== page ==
In addition, when comparing 2010 to 2011, we achieved a negative trend: we spent approximately 4 percent less (over $2 million) in 2011 than in 2010. We achieved these results by a 9.5 percent reduction in chronic care spending, a 22 percent reduction in inpatient hospitalization and an 11 percent reduction in emergency room costs. These outcomes clearly show that the efforts back in 2006 of directing employees to preventative care and creating our onsite integrated health management and wellness team that guides employees to better health is showing a significant return on investment.
Some people know what to do to get healthy and some people don’t. Our plan helps those who know how to get healthy and those that don’t — we see the plan as a nice blend of the carrot and the stick. We provide rewards but also requirements and it works.
To assist employees in improving their health, we have an onsite, integrated health management and wellness team that works together to deal with the whole person. On-site we have Registered Nurses, Behavioral Health Specialists, Registered Dieticians, Clinical Pharmacists and Exercise Physiologists.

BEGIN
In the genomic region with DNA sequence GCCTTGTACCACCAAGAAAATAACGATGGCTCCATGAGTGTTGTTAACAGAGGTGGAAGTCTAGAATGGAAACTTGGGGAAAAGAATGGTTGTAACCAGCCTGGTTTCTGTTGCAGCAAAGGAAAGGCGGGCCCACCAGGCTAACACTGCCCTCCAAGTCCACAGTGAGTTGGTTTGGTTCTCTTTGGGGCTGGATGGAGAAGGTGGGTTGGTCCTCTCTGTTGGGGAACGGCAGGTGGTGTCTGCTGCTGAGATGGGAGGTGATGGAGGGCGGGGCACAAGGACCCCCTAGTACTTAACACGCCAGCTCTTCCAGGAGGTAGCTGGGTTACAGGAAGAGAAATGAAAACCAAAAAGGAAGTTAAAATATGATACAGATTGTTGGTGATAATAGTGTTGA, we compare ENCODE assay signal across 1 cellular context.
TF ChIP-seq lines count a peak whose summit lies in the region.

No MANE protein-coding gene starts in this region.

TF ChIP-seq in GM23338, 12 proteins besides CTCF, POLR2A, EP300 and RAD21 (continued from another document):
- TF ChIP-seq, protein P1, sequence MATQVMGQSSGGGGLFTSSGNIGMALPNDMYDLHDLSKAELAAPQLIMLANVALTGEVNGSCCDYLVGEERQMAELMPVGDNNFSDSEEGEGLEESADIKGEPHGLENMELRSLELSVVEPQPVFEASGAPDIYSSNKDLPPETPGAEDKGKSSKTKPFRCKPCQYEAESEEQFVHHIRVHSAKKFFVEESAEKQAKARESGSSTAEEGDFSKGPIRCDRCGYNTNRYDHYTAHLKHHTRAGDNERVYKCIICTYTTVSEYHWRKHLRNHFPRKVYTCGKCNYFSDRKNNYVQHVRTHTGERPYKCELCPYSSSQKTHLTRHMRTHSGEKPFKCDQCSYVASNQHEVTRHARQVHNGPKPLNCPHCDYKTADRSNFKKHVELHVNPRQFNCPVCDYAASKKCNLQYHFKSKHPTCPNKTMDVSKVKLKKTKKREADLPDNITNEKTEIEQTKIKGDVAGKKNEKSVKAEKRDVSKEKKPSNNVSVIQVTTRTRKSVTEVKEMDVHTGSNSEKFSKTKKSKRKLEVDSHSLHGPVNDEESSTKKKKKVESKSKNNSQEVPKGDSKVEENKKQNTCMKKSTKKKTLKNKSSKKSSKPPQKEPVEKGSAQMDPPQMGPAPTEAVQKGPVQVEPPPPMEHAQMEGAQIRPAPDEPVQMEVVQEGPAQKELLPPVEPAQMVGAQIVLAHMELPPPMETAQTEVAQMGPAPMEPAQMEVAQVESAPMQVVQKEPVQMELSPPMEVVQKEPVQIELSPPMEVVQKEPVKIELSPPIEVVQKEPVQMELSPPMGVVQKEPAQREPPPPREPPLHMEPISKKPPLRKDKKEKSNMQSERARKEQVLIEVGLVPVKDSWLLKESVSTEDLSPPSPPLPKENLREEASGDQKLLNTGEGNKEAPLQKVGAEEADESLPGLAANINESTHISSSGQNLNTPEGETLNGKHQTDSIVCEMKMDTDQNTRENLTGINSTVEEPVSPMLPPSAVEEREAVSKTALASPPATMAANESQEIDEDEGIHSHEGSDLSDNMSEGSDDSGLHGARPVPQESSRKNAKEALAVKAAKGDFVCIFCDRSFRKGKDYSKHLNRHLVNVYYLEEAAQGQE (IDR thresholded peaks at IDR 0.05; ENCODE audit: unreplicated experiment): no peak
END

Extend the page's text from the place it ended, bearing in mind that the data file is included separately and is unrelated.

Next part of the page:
Before coming to Manatee, I was a therapist in the community. If I had someone who was depressed and had diabetes, I didn’t have a lot of options to get that person connected with resources to help with the diabetes. At Manatee, if we have a diabetic employee who is depressed, our dietician can connect him with the therapist who is on-site and part of the health management team — we can treat the physical and emotional needs at the same time and prevent further complications.
“I wanted to comment on the Diabetic Program. My husband was recently diagnosed as diabetic. About two months ago we both met with our counselor and she set my husband up with a diet and exercise program and provided the meter to test his blood daily. To date, my husband has lost 20 pounds that he needed to lose and has a goal to lose another 20. Additionally, when he went to see his counselor yesterday to download the information from his meter, his sugar had been within the normal range every day for the last 6 weeks. These fantastic results are based on the suggestions for exercise, diet and ‘carb counting’ that our counselor helped with.” –Manatee Employee